Does CBD Convert To THC Inside The Human Body?

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Is it possible for CBD to change and become THC?

Despite the attention this topic is receiving, looking at studies in isolation will not provide an objective conclusion. To understand whether there is a real risk of CBD converting to THC, we need to review all the evidence that has been put forth. Thankfully, the World Health Organisation, a global body dedicated to the well-being of humankind, has collated the relevant information as part of their comprehensive review of CBD.

What studies are there to support both sides of the argument?

Before we review the results, it is worth defining the terms “in vivo” and “in vitro”. The first means that the experiment was carried out inside a whole biological entity. This can include animals, humans, or plants. In vitro, the opposite, means tests were carried out on isolated cells or tissue that was removed from a biological entity.

These two terms play a crucial role in our understanding of the data presented. The concept of CBD’s conversion to THC comes predominantly from studies carried out in vitro—outside of a living body.

Studies conducted in vitro

At present, two studies suggest CBD could convert to THC. The first used simulated gastric fluid, lacking in pepsin, to replicate the conditions CBD would experience when ingested orally. Researchers found that delta-9-THC was present at a conversion rate of 2.9% (CBD:THC).

A similar study was performed at the University of California in partnership with Zynerba Pharmaceuticals. In it, CBD was exposed to gastric fluid without enzymes for three hours. Results showed that after 120 minutes, 98% of the CBD had degraded. The majority of what remained was delta-9-THC and delta-8-THC. The final sample was analysed using chromatography and mass spectrometry to ensure accuracy.

While the results of both studies appear conclusive, CBD exposed to simulated gastric fluid does not replicate the entire process inside a human body. In reality, our stomach acids also contain pepsin and various enzymes, any of which are likely to alter the speed of breakdown and the final compounds left behind. A follow-up commentary was also published suggesting the potential implications of CBD conversion.

Titled “Conversion of Cannabidiol Following Oral Administration”, it implied that the conversion of CBD was an exclusive process, only occurring when CBD was ingested orally. The report also proposed that results from earlier, in vivo studies may indicate that minuscule levels of THC could produce psychological side effects in humans.

The issue with this commentary is that it is not unbiased, as Zynerba Pharmaceuticals supported it. The company is currently developing a transdermal CBD gel, and any results that show adverse outcomes to orally ingesting CBD would prove beneficial to their endeavours.

Studies performed in vivo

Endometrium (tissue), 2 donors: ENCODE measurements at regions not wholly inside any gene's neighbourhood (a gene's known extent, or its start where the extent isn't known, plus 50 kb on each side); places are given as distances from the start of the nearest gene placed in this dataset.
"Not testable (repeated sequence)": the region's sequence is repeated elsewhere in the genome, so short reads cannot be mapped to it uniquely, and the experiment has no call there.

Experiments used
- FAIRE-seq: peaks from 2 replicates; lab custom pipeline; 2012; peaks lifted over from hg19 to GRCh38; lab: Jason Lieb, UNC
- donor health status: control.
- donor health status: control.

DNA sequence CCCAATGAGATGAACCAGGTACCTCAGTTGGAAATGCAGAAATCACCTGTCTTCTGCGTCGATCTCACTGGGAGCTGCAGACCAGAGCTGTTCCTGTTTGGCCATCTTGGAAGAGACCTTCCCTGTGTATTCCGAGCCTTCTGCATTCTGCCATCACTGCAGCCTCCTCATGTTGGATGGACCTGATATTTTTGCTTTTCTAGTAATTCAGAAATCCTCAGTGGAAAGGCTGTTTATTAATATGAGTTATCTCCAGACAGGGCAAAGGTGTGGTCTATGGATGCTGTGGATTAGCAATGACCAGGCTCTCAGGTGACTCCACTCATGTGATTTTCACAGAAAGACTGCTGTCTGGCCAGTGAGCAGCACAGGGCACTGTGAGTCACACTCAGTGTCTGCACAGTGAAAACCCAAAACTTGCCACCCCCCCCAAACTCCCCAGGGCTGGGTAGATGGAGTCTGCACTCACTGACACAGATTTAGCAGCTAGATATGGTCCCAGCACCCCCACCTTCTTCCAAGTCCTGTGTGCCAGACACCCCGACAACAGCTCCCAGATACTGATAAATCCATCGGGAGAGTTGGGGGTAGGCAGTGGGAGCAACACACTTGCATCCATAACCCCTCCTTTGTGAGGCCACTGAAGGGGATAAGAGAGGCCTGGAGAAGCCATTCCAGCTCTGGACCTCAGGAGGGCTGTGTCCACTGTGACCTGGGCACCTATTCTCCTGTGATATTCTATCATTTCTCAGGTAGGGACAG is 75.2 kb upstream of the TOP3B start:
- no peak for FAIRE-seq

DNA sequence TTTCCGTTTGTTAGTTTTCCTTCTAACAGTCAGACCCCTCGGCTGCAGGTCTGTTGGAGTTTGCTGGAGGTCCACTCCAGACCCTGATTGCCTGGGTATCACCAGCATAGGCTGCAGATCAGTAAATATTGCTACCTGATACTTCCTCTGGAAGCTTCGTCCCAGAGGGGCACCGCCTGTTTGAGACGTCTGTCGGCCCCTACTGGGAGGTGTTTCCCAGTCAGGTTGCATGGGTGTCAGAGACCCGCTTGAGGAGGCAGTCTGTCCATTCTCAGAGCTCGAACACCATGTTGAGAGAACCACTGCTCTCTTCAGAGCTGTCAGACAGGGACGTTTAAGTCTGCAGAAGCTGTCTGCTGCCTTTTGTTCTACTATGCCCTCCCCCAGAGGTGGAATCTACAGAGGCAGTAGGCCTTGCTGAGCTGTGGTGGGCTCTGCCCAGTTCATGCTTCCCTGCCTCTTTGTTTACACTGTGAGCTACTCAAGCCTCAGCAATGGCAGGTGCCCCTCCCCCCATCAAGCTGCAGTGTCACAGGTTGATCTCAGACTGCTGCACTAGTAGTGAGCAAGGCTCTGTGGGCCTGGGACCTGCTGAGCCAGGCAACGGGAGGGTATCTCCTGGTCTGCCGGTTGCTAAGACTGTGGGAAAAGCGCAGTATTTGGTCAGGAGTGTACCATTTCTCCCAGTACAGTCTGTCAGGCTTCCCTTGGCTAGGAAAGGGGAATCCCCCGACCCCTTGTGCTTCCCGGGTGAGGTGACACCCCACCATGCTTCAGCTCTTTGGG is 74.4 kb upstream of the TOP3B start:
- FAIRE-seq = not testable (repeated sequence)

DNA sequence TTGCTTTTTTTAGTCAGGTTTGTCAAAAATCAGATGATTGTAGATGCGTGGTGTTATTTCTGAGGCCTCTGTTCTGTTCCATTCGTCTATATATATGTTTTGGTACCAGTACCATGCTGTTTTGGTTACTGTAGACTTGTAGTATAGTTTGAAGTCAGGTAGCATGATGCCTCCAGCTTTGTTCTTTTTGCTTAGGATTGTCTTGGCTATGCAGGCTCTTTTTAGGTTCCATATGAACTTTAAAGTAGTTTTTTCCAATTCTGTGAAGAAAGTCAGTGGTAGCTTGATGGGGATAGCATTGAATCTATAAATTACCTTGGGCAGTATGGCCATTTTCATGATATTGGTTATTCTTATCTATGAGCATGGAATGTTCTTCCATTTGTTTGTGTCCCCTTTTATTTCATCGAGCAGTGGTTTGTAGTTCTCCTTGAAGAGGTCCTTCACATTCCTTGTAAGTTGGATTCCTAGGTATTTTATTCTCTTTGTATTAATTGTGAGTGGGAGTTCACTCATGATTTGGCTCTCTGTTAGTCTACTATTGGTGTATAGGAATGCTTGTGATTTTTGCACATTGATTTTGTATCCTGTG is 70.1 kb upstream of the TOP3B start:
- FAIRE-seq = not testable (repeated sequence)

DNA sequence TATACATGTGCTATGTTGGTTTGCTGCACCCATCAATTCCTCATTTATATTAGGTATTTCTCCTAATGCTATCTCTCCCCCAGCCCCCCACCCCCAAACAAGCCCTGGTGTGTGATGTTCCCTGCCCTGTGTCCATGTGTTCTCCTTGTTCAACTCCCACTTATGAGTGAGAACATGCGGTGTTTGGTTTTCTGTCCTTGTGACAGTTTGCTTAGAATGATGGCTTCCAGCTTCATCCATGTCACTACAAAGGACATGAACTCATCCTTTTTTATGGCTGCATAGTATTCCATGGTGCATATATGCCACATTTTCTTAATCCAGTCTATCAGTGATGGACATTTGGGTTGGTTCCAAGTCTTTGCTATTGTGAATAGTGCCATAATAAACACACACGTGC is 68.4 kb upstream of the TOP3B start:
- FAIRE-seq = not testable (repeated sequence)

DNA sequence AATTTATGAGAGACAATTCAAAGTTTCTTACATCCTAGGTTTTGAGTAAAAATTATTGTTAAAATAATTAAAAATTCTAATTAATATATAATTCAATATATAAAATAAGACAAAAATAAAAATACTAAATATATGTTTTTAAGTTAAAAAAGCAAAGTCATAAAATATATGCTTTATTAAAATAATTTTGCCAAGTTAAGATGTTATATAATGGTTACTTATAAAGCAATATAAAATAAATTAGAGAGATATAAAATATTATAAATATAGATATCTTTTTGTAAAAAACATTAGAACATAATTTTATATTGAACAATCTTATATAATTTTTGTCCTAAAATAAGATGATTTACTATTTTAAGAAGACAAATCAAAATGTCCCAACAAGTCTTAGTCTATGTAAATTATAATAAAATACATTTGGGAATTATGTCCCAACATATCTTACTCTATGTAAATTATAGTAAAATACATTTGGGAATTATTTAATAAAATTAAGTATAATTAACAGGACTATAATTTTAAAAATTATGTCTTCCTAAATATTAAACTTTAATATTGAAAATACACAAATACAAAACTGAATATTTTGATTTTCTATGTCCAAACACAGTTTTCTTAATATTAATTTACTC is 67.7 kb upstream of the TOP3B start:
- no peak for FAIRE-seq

Having examined the in vitro studies, we can now explore the results from tests performed using living organisms.

More recently, GW Pharmaceuticals conducted a review of gastric and plasma concentrations of cannabinoids in minipigs. The principle behind the study was the same as the in vitro papers—to identify if CBD does convert to THC when digested. This time, results showed that despite subjects being administered 15mg/kg/day for five days, there was no evidence to suggest the presence of THC in collected plasma samples.

The dose of CBD used was significantly more than in previous studies; it is also substantially more than most human users would need to ingest. The equivalent human dose would be roughly 1000mg a day, far beyond the recommendation of a few drops daily. By using both an excessive dose and minipigs as test subjects, the results can be considered more conclusive.

Minipigs are favoured for studies involving the GI tract because they share a greater similarity with humans as opposed to rat models. By simulating CBD consumption and monitoring the complete digestive process, the outcomes are more aligned with the implications of CBD use in humans. However, it is also worth noting that, again, this study is not entirely unbiased. GW Pharmaceuticals is currently developing oral CBD products.

However, the results from GW Pharmaceuticals do go hand in hand with separate, unaffiliated studies that used human patients. A paper published on NCBI found “no plasma delta-1-THC, the major psychoactive cannabinoid of marijuana, was detected” in patients with Huntington's disease. That was after they had been given a daily dose of CBD. Moreover, a comprehensive review in 2017 concluded: “despite intensive research, we are also unaware of any in vivo conversions of CBD to THC”.

Using the evidence provided, the WHO reached a definitive conclusion

Although the overall picture of CBD converting to THC may seem complicated, the majority of studies performed within living organisms showed no signs of the conversion. Granted, there are areas of scrutiny on both sides, with several papers being published under the guidance of pharmaceutical corporations. However, reviewing these findings alongside more conclusive research, the WHO reached a final verdict.

“Overall, there is no evidence that this transformation occurs in humans after oral CBD administration”. They also go on to add that “there is no evidence of that oral CBD administration in humans results in clinically relevant THC-like effects”.

Until new studies come to light, or more extensive research is carried out, we can safely assume that CBD does not convert to THC when consumed and processed by the human digestive system.

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